Published in Shameless magazine | Fall 2010 | Circulation: 3,000
On the morning of June 23, the land trembled.
An earthquake rattled corporate towers, shook up news media, and jolted Canada’s political and financial centres, Ottawa and Toronto. But the real tremors of that week were felt above ground.
Only three days later, world’s most powerful leaders were to gather in Ontario for meetings of the G20 and G8, coordinating policies affecting billions. And, as happens everywhere elites meet, thousands of people confronted their policies’ impact on communities of colour, women, LGBTQ, migrants, Indigenous and poor people, and the Earth itself.
That morning, as the quake struck, organizers were on the streets with colourful floats, oil drums, and costumed activists covered in tar, calling for action against the destruction of Indigenous territories, climate change, and Canada’s tar sands. At the march, my friends felt the tremors. In fact, several posted a sarcastic communique online claiming responsibility for the earthquake as a symbol of resistance.
Jokes aside, I couldn’t help but later imagine that the shake-up was an omen of the events yet to transpire – the largest mass arrests in Canadian history (nearly 1,200 people detained, where police threatened some women with rape), brutality on a widespread scale by authorities, the loss of our constitutional rights and freedoms of assembly, and friends jailed in house raids at gunpoint.
When the earthquake hit, I was cooking underground and felt nothing. Except, maybe, regret that I didn’t get to protest. Instead, I had been approached by a friend to help behind-the-scenes.
“We will be serving free food every day,” she told me, “but we’re short on people to bottom-line cooking for a few of the days at the Convergence Centre. Can you cook for large groups?” (The Convergence Centre: a community meeting place, “people’s kitchen,” media centre, banner-painting and art area).
So I agreed to cook, found volunteers to help, and bought supplies to make butternut squash soup. But as out-of-town friends arrived, I began to feel a bit jealous they’d get to be on the front-lines, while I’d probably get burned out shopping, cooking for hundreds of activists, and cleaning up after them – not to mention hosting up to six people in my home.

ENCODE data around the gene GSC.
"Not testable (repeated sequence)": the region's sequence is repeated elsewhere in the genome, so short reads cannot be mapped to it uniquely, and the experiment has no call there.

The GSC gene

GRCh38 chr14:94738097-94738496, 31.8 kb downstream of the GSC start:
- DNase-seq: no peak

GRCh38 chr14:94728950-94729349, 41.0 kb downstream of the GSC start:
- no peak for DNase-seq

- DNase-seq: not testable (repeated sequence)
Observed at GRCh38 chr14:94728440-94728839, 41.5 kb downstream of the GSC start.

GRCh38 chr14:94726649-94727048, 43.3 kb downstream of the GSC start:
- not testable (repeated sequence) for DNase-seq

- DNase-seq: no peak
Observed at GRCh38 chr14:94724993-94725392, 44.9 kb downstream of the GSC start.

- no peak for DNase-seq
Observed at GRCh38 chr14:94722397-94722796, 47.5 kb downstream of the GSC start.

I have been part of justice movements for more than a decade. In recent years, however, I’ve been reflecting a lot on my experiences in feminist and Indigenous communities, and wondering where I fit. After years of such organizing, my instincts told me I needed to step back, withdraw from the intensity of street protest, and gather up energy for the long struggle ahead.
There’s no shame in being in the background – what is in fact, truly a front-line of our struggle – doing vital work of helping cook and serve food, securing meeting spaces, fundraising to support political prisoners, or waiting outside jail late at night with smokes and blankets for two dear friends – both queer women of colour – who spent 24 hours in police cages.
It’s not that I was inactive – it’s just that I chose my action carefully and went ‘underground’ when needed. I realized that when we step back or ask for support, others step forward to take our place or back us up. Even more importantly, I’ve learned that movements need a wide range of tactics and roles to be successful – we need the cooks, hosts, healers, elders and artists, as much as we need the border resisters, journalists, black bloc militants, and other witnesses for a just world (and these are not always separate).
In fact, as a white, class-privileged man who tries to live by feminist values, I needed to stop seeing the often unrecognized support roles as less valuable. I also needed to learn to respect my intuitions and feelings, while offering my heartfelt support to everyone who chose to take risks to speak out and offer a more hopeful vision for our world.
And so, on the night of the earthquake, as hungry and tired activists clamoured for supper, my cauldron boiled over, exploding scalding squash soup across my arm. As I reeled from the pain, I felt an intense sensation of being alive and of being part of a thread of resistance woven through history by countless generations.
I still choose to give my energy to the struggle, but I’m learning my limits, and I’m learning to value the diversity of tactics and roles each of us takes on.
This summer, the land trembled. I’ll cherish my squash soup scars for some time to come.
David Ball is a community organizer and photojournalist in Toronto, involved in Indigenous solidarity and environmental justice, particularly with Grassy Narrows First Nation. He also loves writing music and cooking.